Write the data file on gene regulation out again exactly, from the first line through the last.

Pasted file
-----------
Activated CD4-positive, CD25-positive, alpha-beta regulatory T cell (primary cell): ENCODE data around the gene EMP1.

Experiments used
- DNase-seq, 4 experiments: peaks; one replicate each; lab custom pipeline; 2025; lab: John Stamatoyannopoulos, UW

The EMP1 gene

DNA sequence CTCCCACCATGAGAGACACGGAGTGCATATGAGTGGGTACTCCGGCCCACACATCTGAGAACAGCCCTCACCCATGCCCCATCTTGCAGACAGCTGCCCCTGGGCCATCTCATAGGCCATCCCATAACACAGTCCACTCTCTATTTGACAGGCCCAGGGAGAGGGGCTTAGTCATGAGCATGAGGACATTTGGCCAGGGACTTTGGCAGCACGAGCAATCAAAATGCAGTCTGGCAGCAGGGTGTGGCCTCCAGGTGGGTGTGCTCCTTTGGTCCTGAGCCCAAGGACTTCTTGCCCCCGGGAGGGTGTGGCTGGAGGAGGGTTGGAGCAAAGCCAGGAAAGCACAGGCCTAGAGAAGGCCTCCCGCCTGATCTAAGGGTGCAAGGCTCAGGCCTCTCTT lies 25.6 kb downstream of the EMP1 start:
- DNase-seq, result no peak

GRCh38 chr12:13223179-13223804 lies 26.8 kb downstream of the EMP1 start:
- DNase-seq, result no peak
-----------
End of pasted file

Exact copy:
Activated CD4-positive, CD25-positive, alpha-beta regulatory T cell (primary cell): ENCODE data around the gene EMP1.

Experiments used
- DNase-seq, 4 experiments: peaks; one replicate each; lab custom pipeline; 2025; lab: John Stamatoyannopoulos, UW

The EMP1 gene

DNA sequence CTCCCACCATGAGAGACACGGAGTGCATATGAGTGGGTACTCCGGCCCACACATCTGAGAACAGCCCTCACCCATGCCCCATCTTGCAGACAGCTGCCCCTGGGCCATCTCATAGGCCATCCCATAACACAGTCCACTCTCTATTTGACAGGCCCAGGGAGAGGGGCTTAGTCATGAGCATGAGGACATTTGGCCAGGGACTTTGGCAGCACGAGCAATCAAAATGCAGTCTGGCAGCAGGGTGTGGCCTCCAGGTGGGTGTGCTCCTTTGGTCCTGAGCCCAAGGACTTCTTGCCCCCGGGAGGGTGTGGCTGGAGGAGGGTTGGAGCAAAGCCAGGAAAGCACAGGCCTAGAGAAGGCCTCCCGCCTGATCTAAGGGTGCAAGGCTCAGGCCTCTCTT lies 25.6 kb downstream of the EMP1 start:
- DNase-seq, result no peak

GRCh38 chr12:13223179-13223804 lies 26.8 kb downstream of the EMP1 start:
- DNase-seq, result no peak